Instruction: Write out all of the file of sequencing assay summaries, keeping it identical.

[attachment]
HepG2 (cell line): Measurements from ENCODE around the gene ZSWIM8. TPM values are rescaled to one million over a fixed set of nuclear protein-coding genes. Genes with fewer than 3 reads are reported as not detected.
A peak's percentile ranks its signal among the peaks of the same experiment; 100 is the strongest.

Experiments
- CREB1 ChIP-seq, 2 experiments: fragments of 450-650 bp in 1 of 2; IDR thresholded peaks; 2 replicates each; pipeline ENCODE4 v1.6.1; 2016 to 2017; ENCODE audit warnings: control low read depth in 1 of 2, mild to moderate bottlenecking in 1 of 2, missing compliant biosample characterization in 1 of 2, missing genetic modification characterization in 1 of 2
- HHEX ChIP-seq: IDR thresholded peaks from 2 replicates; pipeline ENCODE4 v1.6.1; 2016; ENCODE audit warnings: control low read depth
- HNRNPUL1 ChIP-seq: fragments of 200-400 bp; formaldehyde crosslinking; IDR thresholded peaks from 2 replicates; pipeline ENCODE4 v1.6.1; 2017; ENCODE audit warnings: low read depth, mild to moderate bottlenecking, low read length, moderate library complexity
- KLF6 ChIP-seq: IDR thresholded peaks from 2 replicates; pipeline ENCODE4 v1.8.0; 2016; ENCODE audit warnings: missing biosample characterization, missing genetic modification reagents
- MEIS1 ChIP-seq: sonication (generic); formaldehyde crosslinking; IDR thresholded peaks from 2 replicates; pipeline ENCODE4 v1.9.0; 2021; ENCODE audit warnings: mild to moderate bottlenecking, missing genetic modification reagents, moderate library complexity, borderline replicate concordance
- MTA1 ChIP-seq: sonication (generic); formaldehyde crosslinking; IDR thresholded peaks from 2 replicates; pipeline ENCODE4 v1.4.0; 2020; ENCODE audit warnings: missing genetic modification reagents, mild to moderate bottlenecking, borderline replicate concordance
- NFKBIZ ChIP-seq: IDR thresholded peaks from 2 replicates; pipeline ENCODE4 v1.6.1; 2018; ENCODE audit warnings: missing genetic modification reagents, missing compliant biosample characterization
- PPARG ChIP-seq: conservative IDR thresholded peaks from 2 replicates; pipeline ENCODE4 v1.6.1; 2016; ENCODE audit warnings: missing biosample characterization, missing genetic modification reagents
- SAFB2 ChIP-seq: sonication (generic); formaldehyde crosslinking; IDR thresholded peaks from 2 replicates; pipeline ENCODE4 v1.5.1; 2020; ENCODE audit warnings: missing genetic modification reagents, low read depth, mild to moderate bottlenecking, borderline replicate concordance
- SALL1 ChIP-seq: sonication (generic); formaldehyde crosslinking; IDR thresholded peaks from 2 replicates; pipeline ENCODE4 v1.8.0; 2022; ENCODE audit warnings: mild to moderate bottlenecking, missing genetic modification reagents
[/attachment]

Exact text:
HepG2 (cell line): Measurements from ENCODE around the gene ZSWIM8. TPM values are rescaled to one million over a fixed set of nuclear protein-coding genes. Genes with fewer than 3 reads are reported as not detected.
A peak's percentile ranks its signal among the peaks of the same experiment; 100 is the strongest.

Experiments
- CREB1 ChIP-seq, 2 experiments: fragments of 450-650 bp in 1 of 2; IDR thresholded peaks; 2 replicates each; pipeline ENCODE4 v1.6.1; 2016 to 2017; ENCODE audit warnings: control low read depth in 1 of 2, mild to moderate bottlenecking in 1 of 2, missing compliant biosample characterization in 1 of 2, missing genetic modification characterization in 1 of 2
- HHEX ChIP-seq: IDR thresholded peaks from 2 replicates; pipeline ENCODE4 v1.6.1; 2016; ENCODE audit warnings: control low read depth
- HNRNPUL1 ChIP-seq: fragments of 200-400 bp; formaldehyde crosslinking; IDR thresholded peaks from 2 replicates; pipeline ENCODE4 v1.6.1; 2017; ENCODE audit warnings: low read depth, mild to moderate bottlenecking, low read length, moderate library complexity
- KLF6 ChIP-seq: IDR thresholded peaks from 2 replicates; pipeline ENCODE4 v1.8.0; 2016; ENCODE audit warnings: missing biosample characterization, missing genetic modification reagents
- MEIS1 ChIP-seq: sonication (generic); formaldehyde crosslinking; IDR thresholded peaks from 2 replicates; pipeline ENCODE4 v1.9.0; 2021; ENCODE audit warnings: mild to moderate bottlenecking, missing genetic modification reagents, moderate library complexity, borderline replicate concordance
- MTA1 ChIP-seq: sonication (generic); formaldehyde crosslinking; IDR thresholded peaks from 2 replicates; pipeline ENCODE4 v1.4.0; 2020; ENCODE audit warnings: missing genetic modification reagents, mild to moderate bottlenecking, borderline replicate concordance
- NFKBIZ ChIP-seq: IDR thresholded peaks from 2 replicates; pipeline ENCODE4 v1.6.1; 2018; ENCODE audit warnings: missing genetic modification reagents, missing compliant biosample characterization
- PPARG ChIP-seq: conservative IDR thresholded peaks from 2 replicates; pipeline ENCODE4 v1.6.1; 2016; ENCODE audit warnings: missing biosample characterization, missing genetic modification reagents
- SAFB2 ChIP-seq: sonication (generic); formaldehyde crosslinking; IDR thresholded peaks from 2 replicates; pipeline ENCODE4 v1.5.1; 2020; ENCODE audit warnings: missing genetic modification reagents, low read depth, mild to moderate bottlenecking, borderline replicate concordance
- SALL1 ChIP-seq: sonication (generic); formaldehyde crosslinking; IDR thresholded peaks from 2 replicates; pipeline ENCODE4 v1.8.0; 2022; ENCODE audit warnings: mild to moderate bottlenecking, missing genetic modification reagents